The International Digital Policy Initiative considers the role of digital policy in the age of global interdependence.
The distinction between our geopolitical and digital identities has become virtually non-existent, with many of our most pressing global challenges and individual interactions occurring beyond the bounds of domestic policy. These changing parameters illuminate several issues surrounding our conceptions of citizenship, data privacy and ownership, and accountability in the digital age.
The International Digital Policy Initiative considers the role of digital policy in the age of global interdependence. We publish cutting-edge independent research and collaborate with our multi-stakeholder network to identify best practices and encourage digital policy coherence and interoperability. Our aim is to assist policymakers and stakeholders to understand and embrace emerging technologies while mitigating the potential risks.
With established global connections, the International Digital Policy Initiative is uniquely placed to assist governments and multi-national stakeholders in developing innovative digital policy approaches, needed in today's world of global digital and data communication.
We contribute to international digital policy by:
- Undertaking research, including global surveys, case studies, and in-depth analysis
- Convening and contributing to events
- Creating and cultivating partnerships and collaborations with our global multi-stakeholder network, and
- Encouraging capacity development by sharing accessible and accurate information with our broader community.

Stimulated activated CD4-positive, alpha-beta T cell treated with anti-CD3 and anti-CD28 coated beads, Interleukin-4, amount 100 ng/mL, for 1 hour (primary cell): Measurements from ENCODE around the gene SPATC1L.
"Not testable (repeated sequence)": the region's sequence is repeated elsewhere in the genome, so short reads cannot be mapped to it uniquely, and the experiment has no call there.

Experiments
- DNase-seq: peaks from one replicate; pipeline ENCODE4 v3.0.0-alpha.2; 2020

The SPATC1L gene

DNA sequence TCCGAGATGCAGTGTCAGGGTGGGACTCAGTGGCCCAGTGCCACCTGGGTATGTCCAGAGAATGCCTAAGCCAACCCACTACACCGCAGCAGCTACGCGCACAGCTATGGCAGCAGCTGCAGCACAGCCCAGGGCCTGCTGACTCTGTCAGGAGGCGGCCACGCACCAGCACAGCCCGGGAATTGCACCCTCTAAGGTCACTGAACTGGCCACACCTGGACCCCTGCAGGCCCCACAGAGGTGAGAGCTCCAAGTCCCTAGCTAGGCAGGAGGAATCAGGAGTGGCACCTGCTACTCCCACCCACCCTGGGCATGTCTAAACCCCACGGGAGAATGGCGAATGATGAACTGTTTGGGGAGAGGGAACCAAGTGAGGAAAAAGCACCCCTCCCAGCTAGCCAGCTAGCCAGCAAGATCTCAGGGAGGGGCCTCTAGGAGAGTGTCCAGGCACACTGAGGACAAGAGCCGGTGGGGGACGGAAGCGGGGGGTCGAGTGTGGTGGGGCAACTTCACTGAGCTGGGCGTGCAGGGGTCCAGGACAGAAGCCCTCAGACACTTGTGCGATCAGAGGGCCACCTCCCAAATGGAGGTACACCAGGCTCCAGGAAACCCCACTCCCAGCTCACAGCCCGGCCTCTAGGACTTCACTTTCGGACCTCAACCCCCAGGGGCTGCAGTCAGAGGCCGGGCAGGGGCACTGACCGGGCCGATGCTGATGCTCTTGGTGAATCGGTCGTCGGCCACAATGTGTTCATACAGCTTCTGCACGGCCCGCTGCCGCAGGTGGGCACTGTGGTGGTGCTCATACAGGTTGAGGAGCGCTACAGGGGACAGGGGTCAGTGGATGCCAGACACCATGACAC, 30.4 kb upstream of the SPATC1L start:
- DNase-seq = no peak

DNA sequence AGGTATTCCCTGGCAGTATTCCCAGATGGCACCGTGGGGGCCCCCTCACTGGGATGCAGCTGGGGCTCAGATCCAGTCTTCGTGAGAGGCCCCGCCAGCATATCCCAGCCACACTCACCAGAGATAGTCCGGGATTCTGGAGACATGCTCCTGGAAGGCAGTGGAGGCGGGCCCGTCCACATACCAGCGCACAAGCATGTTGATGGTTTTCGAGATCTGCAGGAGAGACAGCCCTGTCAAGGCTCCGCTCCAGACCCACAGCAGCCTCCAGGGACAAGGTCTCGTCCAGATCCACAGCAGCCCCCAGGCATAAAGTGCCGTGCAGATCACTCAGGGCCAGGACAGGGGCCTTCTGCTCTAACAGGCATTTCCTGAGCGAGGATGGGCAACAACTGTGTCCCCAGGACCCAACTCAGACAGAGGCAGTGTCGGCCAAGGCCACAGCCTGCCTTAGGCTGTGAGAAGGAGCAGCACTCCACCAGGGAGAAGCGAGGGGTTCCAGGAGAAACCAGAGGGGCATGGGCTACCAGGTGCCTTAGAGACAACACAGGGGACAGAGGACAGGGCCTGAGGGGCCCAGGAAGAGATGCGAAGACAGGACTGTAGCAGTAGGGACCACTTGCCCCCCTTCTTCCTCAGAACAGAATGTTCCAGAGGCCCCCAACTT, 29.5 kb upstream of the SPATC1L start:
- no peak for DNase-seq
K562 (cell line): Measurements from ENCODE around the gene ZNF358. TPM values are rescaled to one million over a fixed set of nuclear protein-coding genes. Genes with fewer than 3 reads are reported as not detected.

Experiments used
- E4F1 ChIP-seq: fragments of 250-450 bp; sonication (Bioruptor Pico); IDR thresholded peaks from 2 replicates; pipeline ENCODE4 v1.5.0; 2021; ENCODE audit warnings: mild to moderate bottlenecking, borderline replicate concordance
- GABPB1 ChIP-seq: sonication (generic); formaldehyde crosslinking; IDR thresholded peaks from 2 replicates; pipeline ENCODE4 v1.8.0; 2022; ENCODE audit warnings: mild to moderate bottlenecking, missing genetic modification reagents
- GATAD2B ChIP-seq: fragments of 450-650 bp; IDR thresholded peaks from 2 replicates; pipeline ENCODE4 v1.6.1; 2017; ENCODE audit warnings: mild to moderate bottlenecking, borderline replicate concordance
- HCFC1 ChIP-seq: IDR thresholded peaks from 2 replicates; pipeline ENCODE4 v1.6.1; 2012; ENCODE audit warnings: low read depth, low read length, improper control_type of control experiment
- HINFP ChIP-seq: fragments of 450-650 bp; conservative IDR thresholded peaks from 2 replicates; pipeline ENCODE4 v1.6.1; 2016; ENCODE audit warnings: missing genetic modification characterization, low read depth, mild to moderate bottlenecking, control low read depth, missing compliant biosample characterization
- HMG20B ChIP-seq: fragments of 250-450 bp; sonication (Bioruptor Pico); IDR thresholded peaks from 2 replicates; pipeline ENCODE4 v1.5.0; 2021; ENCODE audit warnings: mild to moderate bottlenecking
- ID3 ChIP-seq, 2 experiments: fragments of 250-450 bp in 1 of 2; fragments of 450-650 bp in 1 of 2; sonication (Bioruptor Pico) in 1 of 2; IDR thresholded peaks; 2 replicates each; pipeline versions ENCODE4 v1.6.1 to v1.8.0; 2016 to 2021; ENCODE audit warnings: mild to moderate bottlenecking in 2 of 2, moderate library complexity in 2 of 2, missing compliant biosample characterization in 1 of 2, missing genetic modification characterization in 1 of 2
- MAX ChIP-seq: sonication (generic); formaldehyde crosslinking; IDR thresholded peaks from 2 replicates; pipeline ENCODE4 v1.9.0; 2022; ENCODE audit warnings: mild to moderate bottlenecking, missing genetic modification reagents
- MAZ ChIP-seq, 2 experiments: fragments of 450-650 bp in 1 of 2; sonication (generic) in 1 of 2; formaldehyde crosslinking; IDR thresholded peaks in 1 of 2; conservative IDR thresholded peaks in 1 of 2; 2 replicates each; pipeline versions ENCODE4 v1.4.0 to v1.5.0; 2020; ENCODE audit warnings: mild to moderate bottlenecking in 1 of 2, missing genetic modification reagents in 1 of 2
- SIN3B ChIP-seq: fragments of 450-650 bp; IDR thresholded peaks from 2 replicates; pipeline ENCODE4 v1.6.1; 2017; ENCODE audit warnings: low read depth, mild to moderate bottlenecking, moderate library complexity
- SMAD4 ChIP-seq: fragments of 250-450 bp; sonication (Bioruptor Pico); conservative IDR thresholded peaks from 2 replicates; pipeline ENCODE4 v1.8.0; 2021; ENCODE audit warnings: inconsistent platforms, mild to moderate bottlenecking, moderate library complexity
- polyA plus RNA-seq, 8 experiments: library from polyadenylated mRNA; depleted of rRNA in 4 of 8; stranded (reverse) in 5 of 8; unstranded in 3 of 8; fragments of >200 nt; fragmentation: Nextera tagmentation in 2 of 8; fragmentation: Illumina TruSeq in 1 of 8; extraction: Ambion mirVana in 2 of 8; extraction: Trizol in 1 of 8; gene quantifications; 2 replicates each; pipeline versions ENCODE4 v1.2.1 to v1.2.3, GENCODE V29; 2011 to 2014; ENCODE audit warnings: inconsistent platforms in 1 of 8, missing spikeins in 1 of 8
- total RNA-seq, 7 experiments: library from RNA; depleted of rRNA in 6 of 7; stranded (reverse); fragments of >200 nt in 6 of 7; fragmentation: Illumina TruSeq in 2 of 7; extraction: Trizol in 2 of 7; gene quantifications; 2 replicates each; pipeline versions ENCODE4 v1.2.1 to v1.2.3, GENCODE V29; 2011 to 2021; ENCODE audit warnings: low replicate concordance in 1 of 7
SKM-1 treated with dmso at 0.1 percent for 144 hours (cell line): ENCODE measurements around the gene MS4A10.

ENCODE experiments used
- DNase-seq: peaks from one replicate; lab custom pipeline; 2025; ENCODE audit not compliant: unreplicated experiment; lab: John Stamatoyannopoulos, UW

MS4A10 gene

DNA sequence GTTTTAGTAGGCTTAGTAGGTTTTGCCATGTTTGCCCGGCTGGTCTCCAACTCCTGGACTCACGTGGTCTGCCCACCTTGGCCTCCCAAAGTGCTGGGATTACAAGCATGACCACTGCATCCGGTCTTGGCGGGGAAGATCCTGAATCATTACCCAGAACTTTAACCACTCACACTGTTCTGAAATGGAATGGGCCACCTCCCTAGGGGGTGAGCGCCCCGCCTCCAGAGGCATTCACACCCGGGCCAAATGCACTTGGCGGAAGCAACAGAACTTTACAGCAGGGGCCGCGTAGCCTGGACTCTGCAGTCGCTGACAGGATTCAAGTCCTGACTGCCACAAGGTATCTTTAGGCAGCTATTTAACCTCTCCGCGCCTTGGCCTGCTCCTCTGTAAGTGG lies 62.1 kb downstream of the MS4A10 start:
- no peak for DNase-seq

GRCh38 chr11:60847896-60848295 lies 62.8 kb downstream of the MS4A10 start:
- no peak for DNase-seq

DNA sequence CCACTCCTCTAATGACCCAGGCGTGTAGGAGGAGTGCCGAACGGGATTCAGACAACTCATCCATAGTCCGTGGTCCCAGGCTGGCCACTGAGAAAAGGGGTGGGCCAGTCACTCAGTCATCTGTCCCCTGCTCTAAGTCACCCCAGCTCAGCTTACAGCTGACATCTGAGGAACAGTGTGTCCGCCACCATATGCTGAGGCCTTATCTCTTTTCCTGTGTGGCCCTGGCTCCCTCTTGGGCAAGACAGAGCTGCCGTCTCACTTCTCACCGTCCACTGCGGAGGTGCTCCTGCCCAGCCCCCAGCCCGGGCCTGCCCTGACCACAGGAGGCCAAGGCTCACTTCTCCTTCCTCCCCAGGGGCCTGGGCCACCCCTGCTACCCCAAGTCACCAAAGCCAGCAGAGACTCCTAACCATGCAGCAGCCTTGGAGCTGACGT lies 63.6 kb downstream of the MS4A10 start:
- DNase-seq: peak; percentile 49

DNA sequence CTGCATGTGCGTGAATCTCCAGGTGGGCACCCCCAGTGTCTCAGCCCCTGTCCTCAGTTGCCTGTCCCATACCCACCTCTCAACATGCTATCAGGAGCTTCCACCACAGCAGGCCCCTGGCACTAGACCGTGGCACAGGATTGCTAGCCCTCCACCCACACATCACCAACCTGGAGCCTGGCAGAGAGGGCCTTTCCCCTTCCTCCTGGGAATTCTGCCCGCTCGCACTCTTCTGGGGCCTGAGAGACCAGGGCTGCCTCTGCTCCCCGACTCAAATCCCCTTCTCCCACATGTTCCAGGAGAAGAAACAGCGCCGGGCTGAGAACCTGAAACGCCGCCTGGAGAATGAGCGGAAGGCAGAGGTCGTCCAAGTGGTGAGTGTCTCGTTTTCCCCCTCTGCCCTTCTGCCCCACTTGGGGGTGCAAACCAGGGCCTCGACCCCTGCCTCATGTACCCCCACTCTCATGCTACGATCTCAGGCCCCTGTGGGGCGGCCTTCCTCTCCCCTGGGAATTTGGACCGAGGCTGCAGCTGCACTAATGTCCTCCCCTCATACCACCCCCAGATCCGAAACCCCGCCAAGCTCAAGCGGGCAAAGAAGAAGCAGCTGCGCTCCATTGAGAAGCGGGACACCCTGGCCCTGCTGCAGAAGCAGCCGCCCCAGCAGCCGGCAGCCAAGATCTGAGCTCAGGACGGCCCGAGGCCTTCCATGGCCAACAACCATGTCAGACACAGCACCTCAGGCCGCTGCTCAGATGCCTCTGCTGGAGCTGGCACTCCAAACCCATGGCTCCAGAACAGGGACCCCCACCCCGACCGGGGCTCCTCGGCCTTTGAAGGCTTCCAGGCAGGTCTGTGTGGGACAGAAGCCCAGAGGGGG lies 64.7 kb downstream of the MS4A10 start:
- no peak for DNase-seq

Professor Ingrid Volkmer
Ingrid Volkmer is Professor of Digital Communication and Globalisation, School of Culture and Communication, Faculty of Arts, University of Melbourne. Overall, her research has a focus on how digital communications and big data are creating new models for transnational communication. Her work addresses these new models in a broad range of areas from public communication and notions of digital citizenship, to the implications for politics and international relations, and the development of new frameworks for transnational digital/data policy. She currently directs the Global Youth Survey for the World Health Organization on 'Social Media & COVID-19 - a Global Study of Digital Crisis Interaction among Gen Z and Millenials' (conducted in cooperation with Wunderman Thompson and Pollfish). Beyond her research, Professor Volkmer is actively engaged in public policy development in this area. She was appointed to the International Panel on Social Progress (IPSP) as a Lead Author in transnational digital communication. She engages in various digital policy debates at the OECD in 2018 and was appointed to the OECD's expert panel on AI governance in 2019.
Social media and COVID-19: A global study of digital crisis interaction among Gen Z and millennials
This study included twenty-four countries from all continents at the time of the heightened COVID-19 crisis, and our survey targeted 18-40 year olds, Millennials and Gen Zs – overall n = 23,483 respondents.
COVID, Youth and information Survey
The purpose of this study was to investigate the impact of this ongoing health crisis and the spread of misinformation on youth; and their attitude or outlook to their future prospects.
Churk, J. P., & Volkmer, I. (2021). Shaping citizen’s freedom of social media interaction in Tanzania: The role of city policy experts in digital policy-making. Journal of African Media Studies, 13(1), 73–87.
Volkmer, I. (2014). The Global Public Sphere: Public Communication in the Age of Reflective Interdependence. Wiley.
Interview in: Groch, S. (2021, January 13). “Wild West”: Who regulates social media and what’s Parler? The Age.
Ingrid Volkmer, Professor of Digital Communication and Globalisation
School of Culture and Communication , Faculty of Arts